The Canary Party grew out of the “vaccines caused an autism epidemic” movement. It’s a small group based in Minnesota. They bill themselves as:
The Canary Party is a movement created to stand up for the victims of medical injury, environmental toxins and industrial foods by restoring balance to our free and civil society and empowering consumers to make health and nutrition decisions that promote wellness.
Last July I wrote about their financial documents in Financial documents for the Canary Party. In that article I made the incorrect statement: “The Canary Party is not a charity, so they do not file form 990′s with the IRS.”
It turns out that they do file form 990. I can’t find them on Guidestar (perhaps because they are new?), but I found this one online. It’s for 2011, when the party formed.
When I wrote last July about the Canary Party, I noted that the financial statements on the Minnesota State Websites indicated that in their founding year (2011) they were largely funded by donations from Canary Party members/officers/founders Jennifer Larson ($40,665) and Mark Blaxill ($15,000).
The form 990 linked to above was an amended form, filed in July of 2013. Coincidentally, filed 10 days after my article about their financials. Per that amended IRS tax form for 2011, those amounts were not donations but loans.
The description of the organization’s mission is given as:
The time has come for a change. The mounting crisis in the health of children and other vulnerable groups has not only been ignored by medical authorities, it has been suppressed. As parents, citizens and advocates for the health of future generations, we must rise up to call attention to this crisis and take action to end it. In nominally democratic societies, which sadly are increasingly corrupted by the power of entrenched interests and economy of influence that surrounds the medical industrial complex, we can most effectively effect change by mobilizing for political action in order to take action against these corrupt forces. It is time to come together to form the Canary Party.
There’s another description as well, but you get the point. It’s a bit much, in my view, but not really out of line with their statements since.
At the time I wrote my previous article, it looked like the revenue to the Canary Party was decreasing. I wrote, “The Canary Party pulled in $72,000 in 2011 and $49,000 in 2012.” (at the time I didn’t know that a large part of the 2011 cash might be from loans). I noted that in 2012 a large fraction of their revenue came from a single donor, one Barry Segal, who apparently has since become disaffected with the Canary Party. I noted:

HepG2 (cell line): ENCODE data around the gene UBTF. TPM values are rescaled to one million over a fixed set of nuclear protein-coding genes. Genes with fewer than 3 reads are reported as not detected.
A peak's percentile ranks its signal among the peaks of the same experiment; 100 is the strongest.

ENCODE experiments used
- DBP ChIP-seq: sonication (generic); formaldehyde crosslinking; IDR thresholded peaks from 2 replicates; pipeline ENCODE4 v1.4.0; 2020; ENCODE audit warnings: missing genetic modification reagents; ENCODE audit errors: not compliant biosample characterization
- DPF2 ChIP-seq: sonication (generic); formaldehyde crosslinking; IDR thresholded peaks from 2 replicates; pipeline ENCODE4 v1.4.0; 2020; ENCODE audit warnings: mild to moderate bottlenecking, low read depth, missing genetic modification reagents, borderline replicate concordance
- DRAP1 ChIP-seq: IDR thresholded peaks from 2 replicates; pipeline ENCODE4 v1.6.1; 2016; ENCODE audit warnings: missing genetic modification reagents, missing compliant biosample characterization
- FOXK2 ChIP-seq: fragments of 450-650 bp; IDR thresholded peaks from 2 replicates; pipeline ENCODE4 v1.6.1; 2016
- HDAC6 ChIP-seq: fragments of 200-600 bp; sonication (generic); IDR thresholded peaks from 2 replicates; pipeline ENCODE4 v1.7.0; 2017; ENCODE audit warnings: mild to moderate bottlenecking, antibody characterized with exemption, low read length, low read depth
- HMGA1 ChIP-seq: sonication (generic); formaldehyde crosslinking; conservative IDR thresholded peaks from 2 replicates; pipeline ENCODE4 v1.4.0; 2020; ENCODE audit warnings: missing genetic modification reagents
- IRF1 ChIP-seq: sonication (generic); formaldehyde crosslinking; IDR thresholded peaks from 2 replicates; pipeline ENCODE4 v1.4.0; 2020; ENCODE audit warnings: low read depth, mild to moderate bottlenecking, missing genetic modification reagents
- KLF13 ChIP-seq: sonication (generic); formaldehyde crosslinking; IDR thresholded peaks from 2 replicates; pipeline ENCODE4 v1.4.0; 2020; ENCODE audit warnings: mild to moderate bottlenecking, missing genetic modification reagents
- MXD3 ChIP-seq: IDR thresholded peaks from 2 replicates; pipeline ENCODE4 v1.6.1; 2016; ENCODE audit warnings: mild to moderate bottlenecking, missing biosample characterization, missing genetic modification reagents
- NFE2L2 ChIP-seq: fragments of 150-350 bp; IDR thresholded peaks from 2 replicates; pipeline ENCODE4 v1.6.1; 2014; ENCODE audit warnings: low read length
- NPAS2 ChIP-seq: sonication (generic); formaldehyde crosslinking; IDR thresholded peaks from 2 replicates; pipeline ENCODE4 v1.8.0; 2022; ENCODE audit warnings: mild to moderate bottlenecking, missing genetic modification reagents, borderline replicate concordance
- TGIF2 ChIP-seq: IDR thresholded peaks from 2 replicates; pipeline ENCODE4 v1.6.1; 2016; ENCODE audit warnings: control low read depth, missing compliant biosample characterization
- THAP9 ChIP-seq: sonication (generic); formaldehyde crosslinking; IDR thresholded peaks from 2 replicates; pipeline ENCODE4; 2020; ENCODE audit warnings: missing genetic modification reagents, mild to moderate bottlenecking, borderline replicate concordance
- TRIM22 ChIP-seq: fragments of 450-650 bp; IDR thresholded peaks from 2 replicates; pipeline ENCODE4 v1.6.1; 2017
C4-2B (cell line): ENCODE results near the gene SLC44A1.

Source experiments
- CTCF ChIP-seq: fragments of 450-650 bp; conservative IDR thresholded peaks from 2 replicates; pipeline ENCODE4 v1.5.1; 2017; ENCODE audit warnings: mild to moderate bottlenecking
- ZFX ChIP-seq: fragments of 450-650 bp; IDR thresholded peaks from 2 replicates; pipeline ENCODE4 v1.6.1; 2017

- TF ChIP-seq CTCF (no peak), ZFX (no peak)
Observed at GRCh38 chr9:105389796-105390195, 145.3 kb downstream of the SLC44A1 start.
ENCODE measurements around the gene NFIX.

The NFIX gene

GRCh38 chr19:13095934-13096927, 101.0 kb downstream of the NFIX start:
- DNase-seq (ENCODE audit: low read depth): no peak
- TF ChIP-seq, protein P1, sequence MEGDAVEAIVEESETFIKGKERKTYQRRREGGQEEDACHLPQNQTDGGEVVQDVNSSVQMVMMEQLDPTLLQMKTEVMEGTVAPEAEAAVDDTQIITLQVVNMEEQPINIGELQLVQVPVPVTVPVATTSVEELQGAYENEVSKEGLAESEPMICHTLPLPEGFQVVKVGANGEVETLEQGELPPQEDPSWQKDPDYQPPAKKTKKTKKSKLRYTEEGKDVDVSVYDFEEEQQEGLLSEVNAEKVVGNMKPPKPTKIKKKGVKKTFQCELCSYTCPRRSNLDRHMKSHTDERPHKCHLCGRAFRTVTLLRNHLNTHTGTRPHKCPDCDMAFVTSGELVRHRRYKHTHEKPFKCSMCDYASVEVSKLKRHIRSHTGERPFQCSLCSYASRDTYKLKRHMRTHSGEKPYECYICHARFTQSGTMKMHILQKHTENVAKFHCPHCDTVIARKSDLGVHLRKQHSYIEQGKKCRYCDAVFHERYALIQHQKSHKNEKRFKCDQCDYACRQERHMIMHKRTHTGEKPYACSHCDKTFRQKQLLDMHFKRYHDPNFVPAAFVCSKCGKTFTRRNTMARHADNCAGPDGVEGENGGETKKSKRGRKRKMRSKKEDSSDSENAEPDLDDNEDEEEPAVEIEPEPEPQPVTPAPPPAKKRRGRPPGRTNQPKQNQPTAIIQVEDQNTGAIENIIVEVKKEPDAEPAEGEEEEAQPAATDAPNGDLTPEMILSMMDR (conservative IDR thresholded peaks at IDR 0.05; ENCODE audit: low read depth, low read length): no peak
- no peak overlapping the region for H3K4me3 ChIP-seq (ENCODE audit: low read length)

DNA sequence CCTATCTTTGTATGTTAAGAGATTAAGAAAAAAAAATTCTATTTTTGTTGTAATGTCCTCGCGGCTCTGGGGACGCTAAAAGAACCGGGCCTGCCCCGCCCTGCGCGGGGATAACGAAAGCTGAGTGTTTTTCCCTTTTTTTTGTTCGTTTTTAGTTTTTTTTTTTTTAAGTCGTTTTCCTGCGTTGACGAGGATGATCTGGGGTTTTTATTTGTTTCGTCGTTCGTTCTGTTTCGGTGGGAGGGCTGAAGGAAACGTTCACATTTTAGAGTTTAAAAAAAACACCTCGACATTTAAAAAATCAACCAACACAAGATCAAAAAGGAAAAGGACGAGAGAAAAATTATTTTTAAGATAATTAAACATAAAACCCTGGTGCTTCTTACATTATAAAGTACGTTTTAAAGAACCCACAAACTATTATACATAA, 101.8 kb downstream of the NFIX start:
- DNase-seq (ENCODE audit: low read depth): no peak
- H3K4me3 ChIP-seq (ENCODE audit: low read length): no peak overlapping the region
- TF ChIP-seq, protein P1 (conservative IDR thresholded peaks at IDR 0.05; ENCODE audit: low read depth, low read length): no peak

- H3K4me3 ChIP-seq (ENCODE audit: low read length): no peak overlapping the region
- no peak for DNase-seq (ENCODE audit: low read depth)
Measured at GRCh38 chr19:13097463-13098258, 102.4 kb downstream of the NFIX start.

Per another comment posted to Respectful Insolence, the association between the Canary Party and Mr. Barry Segal appears to be strained. As Mr. Segal accounted for $30,000 of the party’s $49,000 revenue in 2012, one does wonder what 2013 revenue will look like.
Well, from the State of Minnesota site, here is the 2013 financial report on the Canary Party.
The Canary Party took in $17,245 in 2013. Of that, $15,000 was from Mr. Segal on January 2nd. The Canary Party started the year with $15,562.14 and, after $32,300.02 in expenses, ended the year with $687.12 in the bank.
To recap revenue in the last three years:
2011: $72,000 (of which $55,665 may have been in the form of loans)
In other words: revenues and assets are way down. One does wonder how long the Canary Party will last, given these trends.
I find redefining the initial donations as loans to be very interesting. I don’t see evidence that the Canary Party paid back any portion of the loans in 2013. And, given their financial status, I don’t see the possibility of paying back the loans as highly likely. I do have a speculation as to why they might redefine the donations as loans, but I’ll hold off on that for now.
edit to add: here’s the part of the form 990 where they state that they are correcting the original to classify the contributions from the board members as loans.
By Matt Carey